What Berry also does is develop his characters. Though the same people, circumstances and events change who they are to themselves and to each other. The twists and turns in this mystery will affect the characters in future books. The book is a perfect summer read and as always, it will be hard to wait another year to see what he comes up with next.

Wednesday, May 21, 2014

Guest Review: Desperate by Daniel Palmer

Cheryl returns to review Daniel Palmer's fourth book.

“Gage Dekker still blames himself for the car accident that claimed the lives of his first wife and young son. Then he meets Anna, who understands grief all too well. Within a year, Gage and Anna are married, his career is thriving, and both feel ready to become parents once more.

After a heartbreaking miscarriage, they begin the long adoption process, until fate brings Lily into their lives. Young, pregnant, and homeless, Lily agrees to give her baby to Gage and Anna in exchange for financial support. It’s the perfect arrangement for everyone. Seeing his wife’s happiness and optimism for their new life and child, Gage begins to feel a sense of hope he thought he’d lost forever.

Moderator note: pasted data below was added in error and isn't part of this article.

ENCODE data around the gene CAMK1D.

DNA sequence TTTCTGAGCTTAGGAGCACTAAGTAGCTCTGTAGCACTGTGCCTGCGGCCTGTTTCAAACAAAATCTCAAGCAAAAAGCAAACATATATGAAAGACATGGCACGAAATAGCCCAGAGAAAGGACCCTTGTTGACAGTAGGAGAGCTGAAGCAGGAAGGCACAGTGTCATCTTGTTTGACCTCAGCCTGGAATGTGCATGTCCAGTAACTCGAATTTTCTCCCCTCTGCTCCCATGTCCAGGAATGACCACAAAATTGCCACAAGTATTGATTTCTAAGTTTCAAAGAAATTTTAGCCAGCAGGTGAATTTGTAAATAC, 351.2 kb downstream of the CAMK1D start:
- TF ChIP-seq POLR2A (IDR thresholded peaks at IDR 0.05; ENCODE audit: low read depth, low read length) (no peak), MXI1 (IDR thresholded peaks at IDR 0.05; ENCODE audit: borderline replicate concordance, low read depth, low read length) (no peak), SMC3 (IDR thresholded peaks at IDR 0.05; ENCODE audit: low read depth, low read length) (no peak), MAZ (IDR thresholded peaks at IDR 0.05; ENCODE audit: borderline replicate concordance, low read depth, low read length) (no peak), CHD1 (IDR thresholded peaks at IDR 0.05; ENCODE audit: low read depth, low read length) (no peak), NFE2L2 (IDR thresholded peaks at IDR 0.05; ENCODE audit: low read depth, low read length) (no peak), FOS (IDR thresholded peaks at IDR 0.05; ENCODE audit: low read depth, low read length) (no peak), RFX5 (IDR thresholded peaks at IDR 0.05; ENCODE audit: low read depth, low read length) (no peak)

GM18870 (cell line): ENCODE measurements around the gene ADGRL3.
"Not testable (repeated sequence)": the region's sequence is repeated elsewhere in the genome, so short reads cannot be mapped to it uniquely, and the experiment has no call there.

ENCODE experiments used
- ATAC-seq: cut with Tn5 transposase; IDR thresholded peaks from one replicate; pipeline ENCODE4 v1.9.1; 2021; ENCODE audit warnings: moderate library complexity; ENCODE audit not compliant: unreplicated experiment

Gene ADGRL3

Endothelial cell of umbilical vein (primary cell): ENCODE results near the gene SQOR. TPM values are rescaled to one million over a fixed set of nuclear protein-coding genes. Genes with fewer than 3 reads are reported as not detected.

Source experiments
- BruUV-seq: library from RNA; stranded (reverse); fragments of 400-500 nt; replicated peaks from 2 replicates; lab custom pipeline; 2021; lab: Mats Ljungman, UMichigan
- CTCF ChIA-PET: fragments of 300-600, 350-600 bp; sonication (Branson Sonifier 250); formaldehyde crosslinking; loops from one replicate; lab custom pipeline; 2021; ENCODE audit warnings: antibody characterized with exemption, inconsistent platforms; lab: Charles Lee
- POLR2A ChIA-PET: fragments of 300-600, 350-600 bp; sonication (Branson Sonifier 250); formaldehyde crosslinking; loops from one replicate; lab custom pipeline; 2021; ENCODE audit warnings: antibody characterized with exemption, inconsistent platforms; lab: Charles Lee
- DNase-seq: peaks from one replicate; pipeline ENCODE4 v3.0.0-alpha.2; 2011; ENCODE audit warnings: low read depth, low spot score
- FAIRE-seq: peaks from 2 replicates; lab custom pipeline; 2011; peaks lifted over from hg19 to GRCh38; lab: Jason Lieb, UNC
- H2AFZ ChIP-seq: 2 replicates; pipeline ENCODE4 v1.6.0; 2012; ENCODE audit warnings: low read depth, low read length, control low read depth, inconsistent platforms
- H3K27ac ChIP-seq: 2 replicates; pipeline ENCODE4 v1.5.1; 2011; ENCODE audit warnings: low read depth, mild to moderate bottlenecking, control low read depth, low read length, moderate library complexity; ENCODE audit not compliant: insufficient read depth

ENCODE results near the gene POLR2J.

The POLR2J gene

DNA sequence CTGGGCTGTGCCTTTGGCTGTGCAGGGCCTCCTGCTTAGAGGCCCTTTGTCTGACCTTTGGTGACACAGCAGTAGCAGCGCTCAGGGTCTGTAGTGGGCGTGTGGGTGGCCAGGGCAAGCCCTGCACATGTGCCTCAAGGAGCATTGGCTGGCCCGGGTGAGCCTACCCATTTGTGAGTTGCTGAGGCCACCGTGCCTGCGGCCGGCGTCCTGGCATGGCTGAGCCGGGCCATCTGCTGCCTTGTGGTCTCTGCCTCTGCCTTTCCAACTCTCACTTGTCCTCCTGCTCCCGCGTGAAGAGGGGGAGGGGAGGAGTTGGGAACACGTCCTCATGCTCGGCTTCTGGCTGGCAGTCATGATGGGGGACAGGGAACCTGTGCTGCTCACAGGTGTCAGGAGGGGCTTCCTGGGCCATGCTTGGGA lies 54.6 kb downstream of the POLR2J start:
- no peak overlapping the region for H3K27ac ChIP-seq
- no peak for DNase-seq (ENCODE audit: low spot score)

But something isn’t right once Lily enters their lives. At work and at home, Gage is being sabotaged, first in subtle ways, then things take a more sinister turn. Every attempt he makes to uncover the truth only drives a wedge between him and Anna. Even as he’s propelled toward an unthinkable choice to save his marriage and his job, Gage discovers that the most chilling revelations are still to come…”

This is Palmer’s fourth book, and my fourth review of his books. He is cemented in my “I-really-look-forward-to-the-next-book” author list. And he doesn’t disappoint. I’ve mentioned his growth in writing in my previous reviews, and he continues to get better. When I started Desperate, I had no idea what it was about. I received an advanced copy which has quotes and blurbs but no description. As I read, I was continually stumped as to where the book was going, just the way I like a mystery.

What Palmer excels at is taking ordinary people and putting them in situations that push them to their limits, and then beyond. For happy newlyweds who want a baby, the coincidental meeting of a young, pregnant woman with no place to go is almost too good to be true. But as the planning begins, little things seem a little off to Gage. But his desire to start a family with his beautiful bride leads him to ignore his qualms. Until certain incidents force him to make a life-changing choice.